Even though the center of this conflict is in Kansas and in Missouri, you know Nebraska is very much a part of this. The Great Plains are what's at stake. The fight over the Great Plains is what leads to this vicious conflict. It flows back into the Great Plains after the Civil War.

So many of these Missouri guerillas — they're called bushwhackers — many of them went on and led lives as criminals not only in Missouri but in Texas, where they spent the winter and on the Great Plains. Jesse James liked to rob things inside Kansas, not being a big fan of Kansas, and also on the other side as well.

We see people coming out of the Missouri conflict. This gentleman, Wild Bill Hickok, earned his reputation as a Union scout and a lawman as a expert pistol shot. He began his armed career as a Union scout in Missouri, and he took part in the first classic Main Street walkdown against Dave Tutt. They faced off at each other on the main street of town, their hands ready to pull their pistols, walked toward each other and they both drew. Tutt missed; Hickok didn't. That took place not in the Great Plains but in Springfield Missouri.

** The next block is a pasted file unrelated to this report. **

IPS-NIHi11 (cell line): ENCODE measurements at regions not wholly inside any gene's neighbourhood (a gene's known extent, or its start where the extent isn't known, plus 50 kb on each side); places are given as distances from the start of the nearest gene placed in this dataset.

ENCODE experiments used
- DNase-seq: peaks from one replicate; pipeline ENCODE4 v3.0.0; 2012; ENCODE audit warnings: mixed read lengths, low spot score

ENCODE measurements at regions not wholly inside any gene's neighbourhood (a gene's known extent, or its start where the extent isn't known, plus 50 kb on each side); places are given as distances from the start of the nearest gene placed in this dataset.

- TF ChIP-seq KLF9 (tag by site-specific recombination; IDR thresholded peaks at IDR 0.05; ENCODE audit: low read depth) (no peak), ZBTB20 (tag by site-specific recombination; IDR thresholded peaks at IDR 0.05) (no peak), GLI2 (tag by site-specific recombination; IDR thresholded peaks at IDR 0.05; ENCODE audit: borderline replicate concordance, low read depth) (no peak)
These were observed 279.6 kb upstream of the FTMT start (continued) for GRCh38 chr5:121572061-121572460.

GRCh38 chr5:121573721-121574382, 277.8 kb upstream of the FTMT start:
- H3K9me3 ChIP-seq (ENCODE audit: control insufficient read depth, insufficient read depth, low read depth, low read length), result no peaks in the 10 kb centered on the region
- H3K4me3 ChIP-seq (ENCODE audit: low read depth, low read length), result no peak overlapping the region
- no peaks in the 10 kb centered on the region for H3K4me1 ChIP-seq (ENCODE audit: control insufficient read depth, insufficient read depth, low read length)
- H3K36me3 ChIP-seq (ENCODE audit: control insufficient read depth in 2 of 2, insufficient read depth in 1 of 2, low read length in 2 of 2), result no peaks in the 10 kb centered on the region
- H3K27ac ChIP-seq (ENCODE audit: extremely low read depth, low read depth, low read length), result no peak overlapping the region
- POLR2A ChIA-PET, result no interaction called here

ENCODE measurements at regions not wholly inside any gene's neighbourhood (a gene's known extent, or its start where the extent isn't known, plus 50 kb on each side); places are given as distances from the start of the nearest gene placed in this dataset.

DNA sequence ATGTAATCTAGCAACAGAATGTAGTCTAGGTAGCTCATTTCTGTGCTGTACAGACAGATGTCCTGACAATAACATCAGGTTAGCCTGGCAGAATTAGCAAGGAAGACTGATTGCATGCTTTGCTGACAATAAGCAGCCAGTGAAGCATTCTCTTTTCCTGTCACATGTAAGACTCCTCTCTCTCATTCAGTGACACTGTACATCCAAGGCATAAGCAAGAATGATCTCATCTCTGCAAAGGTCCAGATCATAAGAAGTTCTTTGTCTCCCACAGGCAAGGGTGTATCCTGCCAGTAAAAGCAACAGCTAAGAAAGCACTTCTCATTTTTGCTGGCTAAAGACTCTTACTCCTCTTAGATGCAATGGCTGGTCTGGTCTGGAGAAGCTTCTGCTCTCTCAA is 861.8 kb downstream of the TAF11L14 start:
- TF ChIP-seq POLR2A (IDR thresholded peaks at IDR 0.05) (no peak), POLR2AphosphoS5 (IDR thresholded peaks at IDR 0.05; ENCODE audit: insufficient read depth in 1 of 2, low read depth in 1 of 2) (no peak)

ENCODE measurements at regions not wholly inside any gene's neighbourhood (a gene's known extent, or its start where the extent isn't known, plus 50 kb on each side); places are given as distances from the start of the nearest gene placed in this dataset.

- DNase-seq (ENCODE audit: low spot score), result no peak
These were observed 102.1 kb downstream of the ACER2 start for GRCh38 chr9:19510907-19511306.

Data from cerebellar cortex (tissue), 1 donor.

Dave Tutt was a former Confederate guerilla, and Hickok had been a Union scout. And even on the lawmen side and on the union side we see the way this conflict that got started even before the war flowed back out onto the Plains.

There's a historian named Richard Maxwell Brown, a great mentor to me, who looks at all these conflicts like the ones that Wild Bill Hickok was involved in on the Great Plains. He sees what he calls a western civil war of incorporation as the West, the frontier, and the Great Plains and the Southwest were incorporated into American society. There were people who resisted, who often had personal or family background and allegiance to the Confederacy, and people who were in favor of that incorporation of nationalizing, and they had tended to be identified with the Union.